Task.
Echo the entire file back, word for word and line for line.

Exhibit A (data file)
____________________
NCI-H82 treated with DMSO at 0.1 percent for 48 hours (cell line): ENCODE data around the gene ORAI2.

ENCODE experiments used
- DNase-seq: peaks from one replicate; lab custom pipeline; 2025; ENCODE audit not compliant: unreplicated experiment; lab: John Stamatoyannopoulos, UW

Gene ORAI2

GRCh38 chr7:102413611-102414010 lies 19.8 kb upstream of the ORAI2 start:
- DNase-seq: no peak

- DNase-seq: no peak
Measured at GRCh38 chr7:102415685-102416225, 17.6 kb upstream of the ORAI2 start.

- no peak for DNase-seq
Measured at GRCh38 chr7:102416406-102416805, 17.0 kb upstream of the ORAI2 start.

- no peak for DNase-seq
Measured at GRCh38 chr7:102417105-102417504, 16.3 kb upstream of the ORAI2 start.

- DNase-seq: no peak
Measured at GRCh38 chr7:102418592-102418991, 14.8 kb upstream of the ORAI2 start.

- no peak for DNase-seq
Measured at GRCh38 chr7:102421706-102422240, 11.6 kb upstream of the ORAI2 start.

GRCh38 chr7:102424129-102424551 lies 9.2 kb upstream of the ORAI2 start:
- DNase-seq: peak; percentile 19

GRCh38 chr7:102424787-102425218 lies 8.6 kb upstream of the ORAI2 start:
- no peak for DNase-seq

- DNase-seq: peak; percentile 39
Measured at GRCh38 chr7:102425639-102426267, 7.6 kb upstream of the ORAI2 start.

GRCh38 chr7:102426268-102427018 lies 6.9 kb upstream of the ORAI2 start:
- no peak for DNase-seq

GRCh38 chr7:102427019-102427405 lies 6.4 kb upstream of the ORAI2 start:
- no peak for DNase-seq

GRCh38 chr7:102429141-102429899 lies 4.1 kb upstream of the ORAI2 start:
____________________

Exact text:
NCI-H82 treated with DMSO at 0.1 percent for 48 hours (cell line): ENCODE data around the gene ORAI2.

ENCODE experiments used
- DNase-seq: peaks from one replicate; lab custom pipeline; 2025; ENCODE audit not compliant: unreplicated experiment; lab: John Stamatoyannopoulos, UW

Gene ORAI2

GRCh38 chr7:102413611-102414010 lies 19.8 kb upstream of the ORAI2 start:
- DNase-seq: no peak

- DNase-seq: no peak
Measured at GRCh38 chr7:102415685-102416225, 17.6 kb upstream of the ORAI2 start.

- no peak for DNase-seq
Measured at GRCh38 chr7:102416406-102416805, 17.0 kb upstream of the ORAI2 start.

- no peak for DNase-seq
Measured at GRCh38 chr7:102417105-102417504, 16.3 kb upstream of the ORAI2 start.

- DNase-seq: no peak
Measured at GRCh38 chr7:102418592-102418991, 14.8 kb upstream of the ORAI2 start.

- no peak for DNase-seq
Measured at GRCh38 chr7:102421706-102422240, 11.6 kb upstream of the ORAI2 start.

GRCh38 chr7:102424129-102424551 lies 9.2 kb upstream of the ORAI2 start:
- DNase-seq: peak; percentile 19

GRCh38 chr7:102424787-102425218 lies 8.6 kb upstream of the ORAI2 start:
- no peak for DNase-seq

- DNase-seq: peak; percentile 39
Measured at GRCh38 chr7:102425639-102426267, 7.6 kb upstream of the ORAI2 start.

GRCh38 chr7:102426268-102427018 lies 6.9 kb upstream of the ORAI2 start:
- no peak for DNase-seq

GRCh38 chr7:102427019-102427405 lies 6.4 kb upstream of the ORAI2 start:
- no peak for DNase-seq

GRCh38 chr7:102429141-102429899 lies 4.1 kb upstream of the ORAI2 start: